There is some assumption for the assurance contribution to earnings because it sounds like your margins improve as the business scales. So if you can give us a sense as you put this plan together over this three-year time period what you're kind of assuming assurance does ultimately add to earnings over time.

Ken Tanji -- Chief Financial Officer

Yeah. Elyse, it's Ken. As Andy mentioned, we are very focused on growing this business, and that includes expanding distribution, expanding product lines, and that's requiring that we make some investments to realize the growth potential that's in the business that will lead to a modest loss in the near term. But we -- as that business scales and gains efficiency, we would see that gaining profitability, that's what I'd add.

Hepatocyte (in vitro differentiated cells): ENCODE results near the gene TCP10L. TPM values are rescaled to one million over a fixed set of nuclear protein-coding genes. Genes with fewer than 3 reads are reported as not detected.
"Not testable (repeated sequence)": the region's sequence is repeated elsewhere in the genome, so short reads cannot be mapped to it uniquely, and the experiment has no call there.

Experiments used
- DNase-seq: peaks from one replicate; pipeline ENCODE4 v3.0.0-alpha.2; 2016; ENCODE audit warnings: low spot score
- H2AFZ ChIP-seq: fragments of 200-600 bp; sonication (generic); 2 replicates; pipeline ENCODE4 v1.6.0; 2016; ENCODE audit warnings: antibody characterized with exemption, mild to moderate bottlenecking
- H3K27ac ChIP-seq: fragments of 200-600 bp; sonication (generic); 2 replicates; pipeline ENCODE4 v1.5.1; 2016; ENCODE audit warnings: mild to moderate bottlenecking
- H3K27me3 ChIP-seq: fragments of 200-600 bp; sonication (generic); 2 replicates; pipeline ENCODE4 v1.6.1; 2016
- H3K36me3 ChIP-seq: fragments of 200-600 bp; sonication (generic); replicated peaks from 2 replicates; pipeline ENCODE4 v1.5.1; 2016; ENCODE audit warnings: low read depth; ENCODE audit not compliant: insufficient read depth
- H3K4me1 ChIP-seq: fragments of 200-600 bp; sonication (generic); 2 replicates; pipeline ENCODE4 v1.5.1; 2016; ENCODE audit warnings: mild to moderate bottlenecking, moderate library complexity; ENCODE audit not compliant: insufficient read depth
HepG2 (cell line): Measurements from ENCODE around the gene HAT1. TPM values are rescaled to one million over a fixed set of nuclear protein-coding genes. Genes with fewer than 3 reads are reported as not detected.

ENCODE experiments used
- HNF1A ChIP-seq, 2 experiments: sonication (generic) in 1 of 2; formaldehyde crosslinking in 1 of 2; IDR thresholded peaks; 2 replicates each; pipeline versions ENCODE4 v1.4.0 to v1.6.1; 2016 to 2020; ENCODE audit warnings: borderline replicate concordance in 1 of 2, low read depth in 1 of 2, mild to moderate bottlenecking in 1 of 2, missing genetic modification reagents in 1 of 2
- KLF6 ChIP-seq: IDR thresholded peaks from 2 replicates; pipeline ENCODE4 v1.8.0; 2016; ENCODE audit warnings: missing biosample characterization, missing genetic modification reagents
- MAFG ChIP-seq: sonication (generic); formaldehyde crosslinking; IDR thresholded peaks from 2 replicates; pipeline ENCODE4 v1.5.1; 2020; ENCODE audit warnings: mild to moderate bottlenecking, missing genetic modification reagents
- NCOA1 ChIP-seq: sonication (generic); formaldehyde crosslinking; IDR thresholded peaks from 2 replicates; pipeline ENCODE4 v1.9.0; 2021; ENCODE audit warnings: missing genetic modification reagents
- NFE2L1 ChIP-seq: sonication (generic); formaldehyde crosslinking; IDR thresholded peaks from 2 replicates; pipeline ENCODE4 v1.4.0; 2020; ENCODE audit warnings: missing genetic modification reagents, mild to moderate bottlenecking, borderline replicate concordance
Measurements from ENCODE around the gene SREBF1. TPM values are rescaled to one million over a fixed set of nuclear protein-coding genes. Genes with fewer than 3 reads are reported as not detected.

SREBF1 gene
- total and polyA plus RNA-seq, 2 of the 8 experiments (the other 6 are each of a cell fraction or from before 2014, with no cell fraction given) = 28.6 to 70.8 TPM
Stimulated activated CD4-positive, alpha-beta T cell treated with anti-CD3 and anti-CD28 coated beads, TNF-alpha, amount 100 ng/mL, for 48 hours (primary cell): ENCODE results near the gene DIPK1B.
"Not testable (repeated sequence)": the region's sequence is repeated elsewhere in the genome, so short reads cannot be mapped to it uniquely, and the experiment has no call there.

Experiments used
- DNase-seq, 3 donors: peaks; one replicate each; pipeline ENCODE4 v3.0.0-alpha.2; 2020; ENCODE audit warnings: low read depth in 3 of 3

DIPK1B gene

Elyse Greenspan -- Wells Fargo Securities -- Analyst

OK, thank you.

Operator

Thank you. Our next question comes from the line of Ryan Krueger, please go ahead, with KBW.

Ryan Krueger -- KBW -- Analyst

Hi. Good morning. In terms of the $5 billion to $10 billion of capital reallocation, given that your -- the higher growth businesses are generally not -- wouldn't be very capital consumptive, is it fair to assume that $5 billion to $10 billion would also equate to the rough amount of programmatic M&A that you're anticipating to do?

Charlie Lowrey -- Chairman and Chief Executive Officer

Yeah, Ryan. It's Charlie. I think that's a fair assumption. In other words, as we think about reallocating capital, we're reallocating capital from the lower growth, less market-sensitive businesses into the opposite, right, higher growth, higher market-sensitive businesses.

So it really is -- it's a reallocation of that capital, if you will, between the businesses.

Ryan Krueger -- KBW -- Analyst